Twitter is so controversial among Internet users that I did some research on how and why people use it. Some use it just to chat with their friends and let them know where they are and what they’re doing – “having my cappucino, it’s raining today”. Others are trying to have a more professional use of this social media tool. This is what is interesting to us, marketers.
During my research I found two in depth articles and strongly recommend them to you. The first one is from Chris Brogan, a marketing blogger, whose posts are always of great interest. Chris posted 50 ideas on using Twitter for business. If the “first steps” are basic recommendations, I found a few refreshing ideas “about WHAT to tweet”:
- “Instead of answering the question, “What are you doing?”, answer the question, “What has your attention?”
- When promoting a blog post, ask a question or explain what’s coming next, instead of just dumping a link.
- Ask questions. Twitter is GREAT for getting opinions.”
Chris ends up by the 10 positive feedbacks you can throw at people:
- “Twitter helps one organize great, instant meetups (tweetups).
- Twitter works swell as an opinion poll.
- Twitter can help direct people’s attention to good things.
- Twitter at events helps people build an instant “backchannel.”
- Twitter breaks news faster than other sources, often (especially if the news impacts online denizens).
- Twitter gives businesses a glimpse at what status messaging can do for an organization. Remember presence in the 1990s?
- Twitter brings great minds together, and gives you daily opportunities to learn (if you look for it, and/or if you follow the right folks).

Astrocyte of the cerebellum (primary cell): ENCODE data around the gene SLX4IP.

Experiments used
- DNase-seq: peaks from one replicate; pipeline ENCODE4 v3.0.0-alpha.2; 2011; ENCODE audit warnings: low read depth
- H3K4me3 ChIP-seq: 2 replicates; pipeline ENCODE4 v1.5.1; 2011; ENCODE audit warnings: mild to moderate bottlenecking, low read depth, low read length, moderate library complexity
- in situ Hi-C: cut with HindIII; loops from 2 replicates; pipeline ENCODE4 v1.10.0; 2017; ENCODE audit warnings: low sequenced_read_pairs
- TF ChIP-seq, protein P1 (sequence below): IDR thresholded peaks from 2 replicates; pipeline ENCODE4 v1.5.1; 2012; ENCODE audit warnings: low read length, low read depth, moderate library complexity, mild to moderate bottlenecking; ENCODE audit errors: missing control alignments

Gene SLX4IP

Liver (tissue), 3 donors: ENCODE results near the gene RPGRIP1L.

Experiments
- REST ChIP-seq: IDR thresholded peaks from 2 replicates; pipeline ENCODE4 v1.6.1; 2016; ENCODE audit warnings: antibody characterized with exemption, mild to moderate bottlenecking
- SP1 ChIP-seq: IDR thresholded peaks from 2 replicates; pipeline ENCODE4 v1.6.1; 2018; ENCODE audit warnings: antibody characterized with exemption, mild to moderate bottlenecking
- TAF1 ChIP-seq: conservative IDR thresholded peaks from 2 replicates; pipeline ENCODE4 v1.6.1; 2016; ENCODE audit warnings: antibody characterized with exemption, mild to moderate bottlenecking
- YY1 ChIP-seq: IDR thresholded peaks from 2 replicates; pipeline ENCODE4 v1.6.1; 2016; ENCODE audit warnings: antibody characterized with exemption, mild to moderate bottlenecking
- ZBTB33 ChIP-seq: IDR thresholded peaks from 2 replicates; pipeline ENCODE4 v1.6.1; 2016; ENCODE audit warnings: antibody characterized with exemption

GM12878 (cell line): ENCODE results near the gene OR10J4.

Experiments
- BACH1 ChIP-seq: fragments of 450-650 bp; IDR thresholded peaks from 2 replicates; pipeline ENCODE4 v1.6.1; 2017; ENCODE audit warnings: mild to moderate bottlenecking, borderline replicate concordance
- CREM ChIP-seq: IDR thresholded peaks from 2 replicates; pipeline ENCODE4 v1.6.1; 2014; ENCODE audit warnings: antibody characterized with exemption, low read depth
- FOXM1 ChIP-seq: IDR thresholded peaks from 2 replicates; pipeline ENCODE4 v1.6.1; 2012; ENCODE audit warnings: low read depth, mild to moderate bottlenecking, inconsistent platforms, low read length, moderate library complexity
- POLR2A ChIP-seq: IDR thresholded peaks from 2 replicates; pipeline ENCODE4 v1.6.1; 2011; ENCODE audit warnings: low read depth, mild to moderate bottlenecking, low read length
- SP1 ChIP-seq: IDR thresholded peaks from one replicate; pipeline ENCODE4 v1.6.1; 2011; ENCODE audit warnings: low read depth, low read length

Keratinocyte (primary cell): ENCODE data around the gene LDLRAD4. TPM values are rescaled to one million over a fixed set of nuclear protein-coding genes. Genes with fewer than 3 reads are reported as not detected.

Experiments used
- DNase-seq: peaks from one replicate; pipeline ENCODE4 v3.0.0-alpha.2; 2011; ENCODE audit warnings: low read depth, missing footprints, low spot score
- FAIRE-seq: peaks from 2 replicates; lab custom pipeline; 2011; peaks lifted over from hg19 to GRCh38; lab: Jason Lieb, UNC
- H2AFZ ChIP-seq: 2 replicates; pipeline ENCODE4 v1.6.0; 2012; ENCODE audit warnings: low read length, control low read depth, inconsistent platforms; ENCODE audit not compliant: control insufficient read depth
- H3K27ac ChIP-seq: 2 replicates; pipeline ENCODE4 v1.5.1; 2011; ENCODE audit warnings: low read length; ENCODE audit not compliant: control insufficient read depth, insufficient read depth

- Twitter gives your critics a forum, but that means you can study them.
- Twitter helps with business development, if your prospects are online (mine are).
- Twitter can augment customer service. (but see above).”
Chris refers also to an other blog on the same topic but with a different perspective authored by Jeremiah Owyang. This post is very pertinent because it is centered on twittering and brands. Jeremiah already authored a post on why brands are not successful on Twitter. He nows reflects on the evolution of brands on Twitter. Two ideas are striking:
– choose your identity (personal vs. corporate): “There are only a few variations and among them include: 1) A branded approach, void of personal interactions. In many cases, brands are unsure how to approach this conversation and most speak on behalf of the company, void of a personal reference of the publisher. Companies like Popeye’s Chicken don’t readily indicate who’s behind the account, although they are very engaging conversing with others. 2) Some brands indicate who the user is, and go so far as to encourage individuals to represent the brand, RicardatDell takes this on with ease, as he both engages in personal interests as well as evangelizes and defends the Dell brand.”
– Your involvment: “There are three major options that brands can use: 1) Publish content in a ‘push’ style. Marketers, corp comm, PR folks and media companies can choose to use Twitter as a publishing system, as those who opt-in to follow can now receive updates from the latest story, press release or update. 2) Dialog: Some employees engage in relationship building with community members by responding, answering, and asking questions of those around them,or the ‘classic’ case example of Comcast Cares and Zappoes shoes interacting and supporting customers 3) As we’ve indicate above, some may use these tools to glean insight –mainly listening rather than talking.”
And the main point of Jeremiah is the last one: link your Twitter activity to your web site, blog and any other on line tool your brand developed. With those two articles, we should be able to use Twitter to the best of our ability to promote our brand, get new business contacts and – why not? – make friends. See you on Twitter!